The future is Amish ?  

Posted by Big Gav in

Energy Bulletin's Bart Anderson has an interview in, of all places, a French cyberpunk journal - The future is Amish, not Mad Max: interview with Bart Anderson of EB.

Laurent Courau: Your site puts forward the concept of "peak oil." Could you begin by reviewing this essential point for the readers of La Spirale?

Bart Anderson: There is a limited amount of petroleum in the earth. After the easy deposits have been exploited, we go after deposits that are more difficult and expensive to develop (e.g. tar sands, deepwater and arctic oil). At a certain point - peak oil - the amount of oil produced reaches a maximum. Afterwards, less and less oil is produced.

In this way oil production follows a more-or-less bell-shaped curve, Hubbert's Curve. The curve takes its name from the Shell Oil geoscientist, M. King Hubbert, who presented the idea in 1956 and predicted the peaking of U.S. oil production, which occurred in 1970.

There's no serious argument against the general idea. The debate is about when the peak will be reached and how steeply production will fall. Much discussion is devoted to the consequences of peak oil - economic, political and environmental.

There was a resurgence of interest in Hubbert's ideas during the oil crises of the 1970s, but that died down as oil dropped in price. Peak oil started to arouse interest again in the early 2000s, due to work by Colin Campbell, Kenneth Deffeyes and other scientists. Oil companies generally opposed the idea of peak oil in the past, but now seem to have overtly or tacitly accepted the idea.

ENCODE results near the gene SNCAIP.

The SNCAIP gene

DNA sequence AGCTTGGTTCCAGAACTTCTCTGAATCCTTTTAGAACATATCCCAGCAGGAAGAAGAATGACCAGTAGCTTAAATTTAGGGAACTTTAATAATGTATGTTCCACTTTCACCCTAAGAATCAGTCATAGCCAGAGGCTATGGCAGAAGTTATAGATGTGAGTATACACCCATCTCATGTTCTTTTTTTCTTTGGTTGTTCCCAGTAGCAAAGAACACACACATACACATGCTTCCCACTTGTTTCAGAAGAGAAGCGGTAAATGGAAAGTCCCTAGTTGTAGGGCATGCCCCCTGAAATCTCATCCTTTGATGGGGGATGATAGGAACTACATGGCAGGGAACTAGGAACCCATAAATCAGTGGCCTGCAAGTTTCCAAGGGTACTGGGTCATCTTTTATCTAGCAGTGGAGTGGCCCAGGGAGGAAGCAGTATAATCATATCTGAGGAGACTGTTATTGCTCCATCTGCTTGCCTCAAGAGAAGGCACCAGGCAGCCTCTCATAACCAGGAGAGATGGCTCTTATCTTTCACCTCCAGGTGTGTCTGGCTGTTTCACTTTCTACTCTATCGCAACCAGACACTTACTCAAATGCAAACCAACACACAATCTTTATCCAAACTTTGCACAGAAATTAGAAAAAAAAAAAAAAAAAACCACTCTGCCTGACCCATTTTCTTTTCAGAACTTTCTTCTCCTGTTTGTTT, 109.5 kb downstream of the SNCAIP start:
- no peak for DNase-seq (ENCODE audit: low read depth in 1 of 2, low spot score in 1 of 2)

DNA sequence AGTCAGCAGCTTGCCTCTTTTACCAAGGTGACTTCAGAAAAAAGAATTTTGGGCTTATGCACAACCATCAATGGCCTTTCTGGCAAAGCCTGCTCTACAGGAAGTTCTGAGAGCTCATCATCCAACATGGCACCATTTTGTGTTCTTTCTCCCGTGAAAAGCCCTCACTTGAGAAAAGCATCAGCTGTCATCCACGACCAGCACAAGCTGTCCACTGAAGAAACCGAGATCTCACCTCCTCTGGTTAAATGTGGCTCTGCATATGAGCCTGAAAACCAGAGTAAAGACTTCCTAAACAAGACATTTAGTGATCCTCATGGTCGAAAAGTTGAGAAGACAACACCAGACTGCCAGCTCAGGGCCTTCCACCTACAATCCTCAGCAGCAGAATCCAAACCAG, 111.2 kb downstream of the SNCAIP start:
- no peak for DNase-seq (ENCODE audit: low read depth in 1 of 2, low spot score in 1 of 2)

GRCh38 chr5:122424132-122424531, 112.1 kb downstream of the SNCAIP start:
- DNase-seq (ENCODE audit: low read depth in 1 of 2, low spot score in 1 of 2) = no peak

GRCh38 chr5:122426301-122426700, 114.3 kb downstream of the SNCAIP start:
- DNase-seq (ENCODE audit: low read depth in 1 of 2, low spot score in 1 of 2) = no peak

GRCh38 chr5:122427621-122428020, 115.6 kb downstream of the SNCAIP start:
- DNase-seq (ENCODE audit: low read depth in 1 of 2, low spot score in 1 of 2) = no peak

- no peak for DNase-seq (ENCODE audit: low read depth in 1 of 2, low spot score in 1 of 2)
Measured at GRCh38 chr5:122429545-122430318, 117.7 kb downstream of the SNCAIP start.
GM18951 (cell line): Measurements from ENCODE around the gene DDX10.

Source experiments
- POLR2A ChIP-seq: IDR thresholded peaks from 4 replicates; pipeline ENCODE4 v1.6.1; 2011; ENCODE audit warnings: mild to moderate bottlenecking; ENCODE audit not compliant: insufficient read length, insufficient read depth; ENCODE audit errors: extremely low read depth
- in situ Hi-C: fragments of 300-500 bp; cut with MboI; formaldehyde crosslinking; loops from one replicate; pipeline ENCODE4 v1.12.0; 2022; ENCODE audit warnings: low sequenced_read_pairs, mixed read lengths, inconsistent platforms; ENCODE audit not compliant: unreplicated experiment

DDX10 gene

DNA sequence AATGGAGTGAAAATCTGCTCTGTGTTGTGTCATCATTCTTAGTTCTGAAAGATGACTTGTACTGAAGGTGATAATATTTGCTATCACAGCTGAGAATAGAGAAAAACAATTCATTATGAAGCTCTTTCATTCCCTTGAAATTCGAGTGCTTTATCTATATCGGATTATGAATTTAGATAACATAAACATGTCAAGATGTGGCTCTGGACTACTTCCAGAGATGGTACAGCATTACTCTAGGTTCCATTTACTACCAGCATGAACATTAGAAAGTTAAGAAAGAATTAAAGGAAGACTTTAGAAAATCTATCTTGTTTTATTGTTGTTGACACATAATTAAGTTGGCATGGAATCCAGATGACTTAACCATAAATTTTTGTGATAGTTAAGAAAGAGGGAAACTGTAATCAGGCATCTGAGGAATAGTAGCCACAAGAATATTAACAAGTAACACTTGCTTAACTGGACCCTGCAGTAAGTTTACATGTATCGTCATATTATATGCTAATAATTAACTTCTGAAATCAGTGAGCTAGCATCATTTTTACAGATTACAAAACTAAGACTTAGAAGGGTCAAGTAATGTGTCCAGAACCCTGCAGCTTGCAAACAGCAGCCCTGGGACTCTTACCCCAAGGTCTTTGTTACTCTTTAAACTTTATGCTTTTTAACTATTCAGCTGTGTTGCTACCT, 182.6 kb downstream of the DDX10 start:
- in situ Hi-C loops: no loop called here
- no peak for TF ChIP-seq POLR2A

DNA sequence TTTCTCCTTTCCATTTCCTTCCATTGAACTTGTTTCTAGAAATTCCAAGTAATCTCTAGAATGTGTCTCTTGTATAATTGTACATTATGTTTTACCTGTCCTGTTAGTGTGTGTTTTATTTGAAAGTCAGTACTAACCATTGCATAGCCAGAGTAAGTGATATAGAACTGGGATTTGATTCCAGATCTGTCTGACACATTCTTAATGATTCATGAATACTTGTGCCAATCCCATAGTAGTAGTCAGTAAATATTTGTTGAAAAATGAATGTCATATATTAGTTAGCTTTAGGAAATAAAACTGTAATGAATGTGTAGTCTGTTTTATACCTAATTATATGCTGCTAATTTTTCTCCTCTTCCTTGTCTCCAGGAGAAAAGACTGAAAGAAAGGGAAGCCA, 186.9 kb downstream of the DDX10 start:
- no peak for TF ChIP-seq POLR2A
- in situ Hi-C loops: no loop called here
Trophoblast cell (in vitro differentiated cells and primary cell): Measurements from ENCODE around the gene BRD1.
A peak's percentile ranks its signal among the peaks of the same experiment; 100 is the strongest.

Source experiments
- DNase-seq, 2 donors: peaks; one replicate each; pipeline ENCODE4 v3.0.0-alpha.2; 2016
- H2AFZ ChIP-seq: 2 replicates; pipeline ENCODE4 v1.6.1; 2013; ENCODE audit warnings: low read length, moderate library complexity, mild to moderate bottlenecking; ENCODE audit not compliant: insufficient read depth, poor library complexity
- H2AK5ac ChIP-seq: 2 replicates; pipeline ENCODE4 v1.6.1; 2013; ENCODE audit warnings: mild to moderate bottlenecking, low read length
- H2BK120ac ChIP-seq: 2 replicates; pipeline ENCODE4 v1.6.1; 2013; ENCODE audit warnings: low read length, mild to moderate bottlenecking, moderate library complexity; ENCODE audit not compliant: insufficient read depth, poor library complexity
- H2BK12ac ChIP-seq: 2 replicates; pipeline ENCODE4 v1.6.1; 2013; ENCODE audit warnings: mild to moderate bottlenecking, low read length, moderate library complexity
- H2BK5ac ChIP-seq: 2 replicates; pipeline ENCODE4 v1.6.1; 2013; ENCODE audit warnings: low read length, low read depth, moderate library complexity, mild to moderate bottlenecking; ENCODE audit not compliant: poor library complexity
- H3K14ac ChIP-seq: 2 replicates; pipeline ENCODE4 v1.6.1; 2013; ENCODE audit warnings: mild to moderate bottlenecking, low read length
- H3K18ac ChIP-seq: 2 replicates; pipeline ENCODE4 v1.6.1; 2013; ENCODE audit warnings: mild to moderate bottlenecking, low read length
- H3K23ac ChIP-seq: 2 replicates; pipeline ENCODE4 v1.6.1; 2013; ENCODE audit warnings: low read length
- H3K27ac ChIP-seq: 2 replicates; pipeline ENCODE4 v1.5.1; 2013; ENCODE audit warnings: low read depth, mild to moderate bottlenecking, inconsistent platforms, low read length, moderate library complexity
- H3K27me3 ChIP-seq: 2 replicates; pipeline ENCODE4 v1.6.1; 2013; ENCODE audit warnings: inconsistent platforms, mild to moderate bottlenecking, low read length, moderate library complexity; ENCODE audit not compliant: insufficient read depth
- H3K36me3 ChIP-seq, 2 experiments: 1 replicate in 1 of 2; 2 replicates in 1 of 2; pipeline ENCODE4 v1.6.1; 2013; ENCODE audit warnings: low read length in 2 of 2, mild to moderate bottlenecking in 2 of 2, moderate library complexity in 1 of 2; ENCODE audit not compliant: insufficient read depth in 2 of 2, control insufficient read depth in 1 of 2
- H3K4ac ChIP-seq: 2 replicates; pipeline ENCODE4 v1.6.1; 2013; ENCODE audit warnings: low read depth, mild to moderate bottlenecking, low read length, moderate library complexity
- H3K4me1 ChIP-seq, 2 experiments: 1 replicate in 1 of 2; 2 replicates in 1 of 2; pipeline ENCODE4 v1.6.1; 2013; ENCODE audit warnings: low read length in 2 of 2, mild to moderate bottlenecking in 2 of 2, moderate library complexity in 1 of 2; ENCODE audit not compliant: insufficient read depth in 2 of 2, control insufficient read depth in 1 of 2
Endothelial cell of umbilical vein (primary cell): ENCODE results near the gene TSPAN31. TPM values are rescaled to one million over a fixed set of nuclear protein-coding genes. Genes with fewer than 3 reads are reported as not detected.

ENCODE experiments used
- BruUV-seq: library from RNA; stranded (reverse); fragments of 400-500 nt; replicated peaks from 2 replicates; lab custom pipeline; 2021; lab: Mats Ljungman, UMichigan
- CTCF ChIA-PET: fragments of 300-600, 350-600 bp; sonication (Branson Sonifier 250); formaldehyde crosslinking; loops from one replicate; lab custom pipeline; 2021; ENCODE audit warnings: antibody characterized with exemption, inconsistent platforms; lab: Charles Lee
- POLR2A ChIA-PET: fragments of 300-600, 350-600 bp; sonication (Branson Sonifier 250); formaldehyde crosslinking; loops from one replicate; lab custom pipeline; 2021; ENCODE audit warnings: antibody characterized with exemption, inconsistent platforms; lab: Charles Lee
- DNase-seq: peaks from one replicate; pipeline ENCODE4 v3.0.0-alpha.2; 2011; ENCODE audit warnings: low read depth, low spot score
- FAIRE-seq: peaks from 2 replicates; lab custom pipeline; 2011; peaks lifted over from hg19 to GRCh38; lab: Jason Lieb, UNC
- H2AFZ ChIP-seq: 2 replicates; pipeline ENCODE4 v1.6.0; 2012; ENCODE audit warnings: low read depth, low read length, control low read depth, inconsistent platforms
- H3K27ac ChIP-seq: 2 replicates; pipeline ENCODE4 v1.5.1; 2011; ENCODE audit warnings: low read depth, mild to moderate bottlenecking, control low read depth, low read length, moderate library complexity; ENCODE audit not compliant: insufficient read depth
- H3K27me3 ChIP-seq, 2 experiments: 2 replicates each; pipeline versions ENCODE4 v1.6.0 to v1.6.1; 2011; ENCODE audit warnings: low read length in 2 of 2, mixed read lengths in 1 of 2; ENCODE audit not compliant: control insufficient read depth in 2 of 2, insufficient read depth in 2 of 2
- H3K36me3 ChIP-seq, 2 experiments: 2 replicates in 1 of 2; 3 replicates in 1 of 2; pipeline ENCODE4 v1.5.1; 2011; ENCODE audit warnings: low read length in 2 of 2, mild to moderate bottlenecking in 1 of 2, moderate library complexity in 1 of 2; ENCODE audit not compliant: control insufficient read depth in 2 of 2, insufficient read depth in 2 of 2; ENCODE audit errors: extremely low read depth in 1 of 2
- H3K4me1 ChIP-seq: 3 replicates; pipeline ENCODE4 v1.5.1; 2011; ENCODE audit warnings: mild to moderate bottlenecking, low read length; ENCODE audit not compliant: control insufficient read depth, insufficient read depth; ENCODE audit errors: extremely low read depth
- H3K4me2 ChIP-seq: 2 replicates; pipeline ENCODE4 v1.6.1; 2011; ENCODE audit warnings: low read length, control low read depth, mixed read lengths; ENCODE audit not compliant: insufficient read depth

Less well known than peak oil, is the fact that Hubbert's analysis applies to other resources. We will be facing not just peak oil, but peak coal, peak natural gas and peak phosphorus.

Q: The oil companies have discovered fewer and fewer petroleum deposits since the middle of the 60s, while the demand continues to grow. Does this mean that we've passed the peak of production and that we've been on a critical slope for several decades ?

Are you asking whether the falling rate of oil discoveries since the 60s means that we have already reached peak oil? That would be one of the signs that peak oil is to come, but it doesn't mean that peak oil is already here. Peak oil production occurs several decades after the peak of oil discoveries since it takes years to develop the deposits and bring them to full production. (I may have misunderstood the question.)

Current projections of peak oil range from 2005 to about 2025. People in the peak oil community generally believe the peak will come sooner rather than later. Oil industry estimates are typically farther in the future.

We are all now learning just how closely oil production is related to economic conditions. Due to the recession, demand for oil is down, price is down and production is down. Of course, this has the effect of pushing peak oil into the future.

Many of us are not so concerned about the exact date of peak oil, since we will only know for sure years after it has happened ("in the rear view mirror"). No matter what the date, we need to start preparing for the transition now. ...


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